A fascinating day's play at the Paris Masters ended with Tim Henman advancing to his first quarter-final here, having dismantled the Brazilian Gustavo Kuerten, a three times French Open champion, 6-4, 6-2.
The British No 1 produced some of his most fluent tennis of a troubled season, relaxing into his shot-making and serving with pace as well as placement. Henman will tonight play Roger Federer, the 22-year-old Wimbledon champion, who edged a thrilling contest against the Dutchman Martin Verkerek 6-7, 7-6, 7-6. Federer saved four match points and won on his third match point.
Thankfully, in spite of myriad problems in the sport, competition continues to sizzle at the top of the men's game. Andy Roddick yesterday became the 22nd world No 1 since ATP computer rankings began in 1973.
The 21-year-old Nebraskan, who supplanted Juan Carlos Ferrero, of Spain, is the sixth American to head the rankings and the fourth No 1 in a season that has also seen the leadership in the possession of Lleyton Hewitt and Andre Agassi. Roddick, Ferrero, and the Swiss Roger Federer, the latest Grand Slam singles champions, are locked in a three-way battle to finish the year as No 1.
Ferrero, the 23-year-old French Open champion, lost ground here yesterday in the last tournament before the Masters Cup in Houston, falling in the third round of the Paris Masters to the experienced, often underestimated Czech, Jiri Novak, 7-5, 7-5.
Roddick, the United States Open champion, swiftly took advantage, overpowering Tommy Robredo, of Spain, 6-3, 6-4, to advance to the quarter-finals. It was Roddick's sixth consecutive win against Robredo. Jonas Bjorkman, of Sweden, is next in line for the American, who is trying to add the Paris title to his Masters Series victories in Montreal and Cincinnati last summer.
"It's pretty cool," Roddick said, "I got to No 1 and no one can take that away from me, ever. But there is still a lot ahead and it's all going to come down to the Masters Cup."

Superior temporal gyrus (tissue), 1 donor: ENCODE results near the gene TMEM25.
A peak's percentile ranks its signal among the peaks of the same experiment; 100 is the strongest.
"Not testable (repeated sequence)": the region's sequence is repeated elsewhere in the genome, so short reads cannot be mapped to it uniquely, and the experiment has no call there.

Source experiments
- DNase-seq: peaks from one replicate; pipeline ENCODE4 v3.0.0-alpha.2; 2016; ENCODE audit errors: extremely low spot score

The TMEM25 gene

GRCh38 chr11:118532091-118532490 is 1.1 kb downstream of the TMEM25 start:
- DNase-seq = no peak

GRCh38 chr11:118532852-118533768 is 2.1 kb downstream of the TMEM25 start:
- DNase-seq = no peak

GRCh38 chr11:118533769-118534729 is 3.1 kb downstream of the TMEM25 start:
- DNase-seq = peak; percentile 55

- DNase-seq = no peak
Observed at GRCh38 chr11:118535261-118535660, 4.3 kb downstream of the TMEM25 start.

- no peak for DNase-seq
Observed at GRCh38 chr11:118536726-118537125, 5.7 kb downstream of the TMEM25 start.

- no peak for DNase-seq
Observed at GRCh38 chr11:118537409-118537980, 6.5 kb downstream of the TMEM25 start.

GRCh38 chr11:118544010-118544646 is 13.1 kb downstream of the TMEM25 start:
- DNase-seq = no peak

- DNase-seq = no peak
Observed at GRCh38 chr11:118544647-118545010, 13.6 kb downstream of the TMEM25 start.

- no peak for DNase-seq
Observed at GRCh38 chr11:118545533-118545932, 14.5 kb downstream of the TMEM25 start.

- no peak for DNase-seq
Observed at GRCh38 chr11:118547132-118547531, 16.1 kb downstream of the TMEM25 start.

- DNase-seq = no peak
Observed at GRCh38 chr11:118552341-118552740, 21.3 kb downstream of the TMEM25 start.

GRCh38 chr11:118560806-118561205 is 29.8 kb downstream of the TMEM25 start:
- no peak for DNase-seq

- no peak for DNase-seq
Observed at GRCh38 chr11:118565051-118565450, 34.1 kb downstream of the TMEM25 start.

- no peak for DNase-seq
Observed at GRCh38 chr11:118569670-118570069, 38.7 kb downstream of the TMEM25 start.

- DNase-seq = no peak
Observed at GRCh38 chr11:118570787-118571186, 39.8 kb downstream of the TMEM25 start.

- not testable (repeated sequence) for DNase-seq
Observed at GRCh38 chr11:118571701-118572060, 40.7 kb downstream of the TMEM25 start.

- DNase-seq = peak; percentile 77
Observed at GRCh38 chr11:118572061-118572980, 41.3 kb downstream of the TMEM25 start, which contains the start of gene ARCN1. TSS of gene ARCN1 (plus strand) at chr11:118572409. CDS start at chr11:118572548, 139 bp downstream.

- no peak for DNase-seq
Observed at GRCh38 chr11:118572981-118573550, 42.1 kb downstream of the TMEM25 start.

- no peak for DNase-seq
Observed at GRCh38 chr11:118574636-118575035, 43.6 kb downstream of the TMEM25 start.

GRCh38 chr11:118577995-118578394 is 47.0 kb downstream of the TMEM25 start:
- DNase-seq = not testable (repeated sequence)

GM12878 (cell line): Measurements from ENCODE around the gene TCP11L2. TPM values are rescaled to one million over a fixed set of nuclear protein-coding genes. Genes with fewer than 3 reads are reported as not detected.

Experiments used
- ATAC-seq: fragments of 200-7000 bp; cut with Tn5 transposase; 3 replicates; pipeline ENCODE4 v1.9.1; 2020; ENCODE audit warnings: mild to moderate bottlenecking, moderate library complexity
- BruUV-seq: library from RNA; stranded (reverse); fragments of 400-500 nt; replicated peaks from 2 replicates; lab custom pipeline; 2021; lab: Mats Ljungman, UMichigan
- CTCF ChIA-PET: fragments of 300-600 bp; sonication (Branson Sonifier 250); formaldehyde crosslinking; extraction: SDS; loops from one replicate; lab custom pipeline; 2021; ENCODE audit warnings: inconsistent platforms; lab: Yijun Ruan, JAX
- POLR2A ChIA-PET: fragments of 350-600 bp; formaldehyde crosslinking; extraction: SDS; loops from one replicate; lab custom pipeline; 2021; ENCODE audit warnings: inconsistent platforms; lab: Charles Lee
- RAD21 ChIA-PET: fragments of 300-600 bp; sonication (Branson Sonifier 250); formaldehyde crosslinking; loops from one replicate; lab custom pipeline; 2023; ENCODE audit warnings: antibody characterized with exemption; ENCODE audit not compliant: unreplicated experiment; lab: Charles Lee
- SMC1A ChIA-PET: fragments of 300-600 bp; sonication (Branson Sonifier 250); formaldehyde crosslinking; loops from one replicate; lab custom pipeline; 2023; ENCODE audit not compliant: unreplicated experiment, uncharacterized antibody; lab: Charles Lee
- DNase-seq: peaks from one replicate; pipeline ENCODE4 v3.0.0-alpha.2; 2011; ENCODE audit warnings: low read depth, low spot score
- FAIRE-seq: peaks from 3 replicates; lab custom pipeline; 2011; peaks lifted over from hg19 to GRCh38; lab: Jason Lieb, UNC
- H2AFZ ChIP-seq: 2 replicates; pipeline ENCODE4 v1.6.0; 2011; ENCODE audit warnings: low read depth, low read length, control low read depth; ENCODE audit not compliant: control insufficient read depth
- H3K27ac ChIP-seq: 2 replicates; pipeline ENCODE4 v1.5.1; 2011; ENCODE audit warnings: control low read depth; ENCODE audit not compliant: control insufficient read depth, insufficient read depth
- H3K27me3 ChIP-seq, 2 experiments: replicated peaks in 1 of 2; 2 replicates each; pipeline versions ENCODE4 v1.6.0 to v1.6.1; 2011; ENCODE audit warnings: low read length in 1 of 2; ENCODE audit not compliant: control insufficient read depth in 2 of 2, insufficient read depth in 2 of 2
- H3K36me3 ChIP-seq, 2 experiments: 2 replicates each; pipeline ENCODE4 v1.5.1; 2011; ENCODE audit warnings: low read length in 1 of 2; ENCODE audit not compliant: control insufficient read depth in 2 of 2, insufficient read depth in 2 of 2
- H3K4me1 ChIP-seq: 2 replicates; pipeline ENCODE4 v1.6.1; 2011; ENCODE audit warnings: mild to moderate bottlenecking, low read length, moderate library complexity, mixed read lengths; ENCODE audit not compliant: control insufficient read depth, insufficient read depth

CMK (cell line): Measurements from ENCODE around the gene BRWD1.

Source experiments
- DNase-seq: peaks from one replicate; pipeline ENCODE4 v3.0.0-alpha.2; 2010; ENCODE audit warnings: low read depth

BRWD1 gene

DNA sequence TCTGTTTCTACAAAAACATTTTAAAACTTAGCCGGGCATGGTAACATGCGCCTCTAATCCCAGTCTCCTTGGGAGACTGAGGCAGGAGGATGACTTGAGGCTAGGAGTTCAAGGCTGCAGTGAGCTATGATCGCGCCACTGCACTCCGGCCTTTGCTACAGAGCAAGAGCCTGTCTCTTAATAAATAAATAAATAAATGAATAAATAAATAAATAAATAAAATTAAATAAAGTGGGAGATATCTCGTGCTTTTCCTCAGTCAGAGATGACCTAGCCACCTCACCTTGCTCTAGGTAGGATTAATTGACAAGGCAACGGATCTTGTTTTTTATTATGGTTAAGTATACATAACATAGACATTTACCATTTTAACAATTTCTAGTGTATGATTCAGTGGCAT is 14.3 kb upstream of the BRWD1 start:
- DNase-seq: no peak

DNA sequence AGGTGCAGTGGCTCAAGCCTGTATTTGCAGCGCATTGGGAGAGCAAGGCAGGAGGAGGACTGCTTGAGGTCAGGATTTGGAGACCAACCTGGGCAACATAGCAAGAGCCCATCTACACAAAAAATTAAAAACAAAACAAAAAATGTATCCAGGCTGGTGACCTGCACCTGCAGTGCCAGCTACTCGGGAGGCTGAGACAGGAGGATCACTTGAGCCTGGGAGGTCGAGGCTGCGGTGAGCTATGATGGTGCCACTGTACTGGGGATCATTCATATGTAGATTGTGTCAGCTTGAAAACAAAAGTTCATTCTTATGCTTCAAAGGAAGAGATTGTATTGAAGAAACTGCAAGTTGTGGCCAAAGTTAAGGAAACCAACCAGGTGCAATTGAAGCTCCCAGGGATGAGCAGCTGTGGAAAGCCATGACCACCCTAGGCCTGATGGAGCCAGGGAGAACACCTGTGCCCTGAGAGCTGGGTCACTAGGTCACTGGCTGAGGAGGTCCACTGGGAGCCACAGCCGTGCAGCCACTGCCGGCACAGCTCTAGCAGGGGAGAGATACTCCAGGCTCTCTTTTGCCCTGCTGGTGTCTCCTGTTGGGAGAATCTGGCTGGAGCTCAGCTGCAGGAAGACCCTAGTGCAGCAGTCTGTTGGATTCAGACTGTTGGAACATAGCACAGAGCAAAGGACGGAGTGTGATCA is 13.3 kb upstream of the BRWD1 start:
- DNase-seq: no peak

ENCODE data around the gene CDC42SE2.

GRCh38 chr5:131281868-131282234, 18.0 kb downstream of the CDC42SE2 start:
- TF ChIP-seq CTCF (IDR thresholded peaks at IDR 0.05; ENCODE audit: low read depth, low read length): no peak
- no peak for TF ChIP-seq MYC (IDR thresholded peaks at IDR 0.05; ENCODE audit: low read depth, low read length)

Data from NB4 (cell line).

Having won the Madrid Masters two weeks ago, Ferrero may be feeling the strain of the race, particularly since his season will not end in Texas. He goes from there to Melbourne for the Davis Cup final against Australia, who are putting down a grass court in the hope of capitalising on home advantage.
Ferrero said he played "a solid match without mistakes" against Novak, adding that the only thing missing from his performance was the reliability of his serve. He intends to watch a video of the match to check exactly why his delivery let him down.
Novak, ranked No 18, is generally a dangerous opponent; the more so when he senses a weakness at the other end of the court. He broke for 3-1 in the opening set and remained confident after Ferrero recovered in the next game, pouncing to take the set in 43 minutes after the Spaniard double-faulted on game point at 5-6.
Ferrero had two opportunities to come back into the match with Novak serving at 2-2 in the second set. Ferrero sliced a forehand over the baseline on the first chance, and Novak saved the second with a backhand drive.
The Czech had two match points with Ferrero serving at 4-5 the Spaniard encapsulating his afternoon's work by following a superb drop-shot from the baseline with a double-fault and converted his third match point with Ferrero serving at 5-6.
"I'm going to fight with all my power to get to the year end as No 1," Ferrero said. "I have one more week until I go to Houston. And then one more week to go to the Davis Cup. I think I have enough time to take some rest and get ready to play again."
Whatever happens in the Masters Cup, Ferrero knows he will face a torrid time in Melbourne, given the manner of Spain's victory over Australia in the 1999 final in front of a rowdy crowd in Barcelona.
"The Australians talked a little bit after the final that the crowd in Spain was a little bit strange, or whatever," Ferrero said. "We expect the Australian crowd will be the same. We're going to be very motivated."
The eight men who have qualified for the Masters Cup are: Roddick, Ferrero, Federer, Guillermo Coria, Agassi, Rainer Schüttler, Carlos Moya and David Nalbandian.Reuse content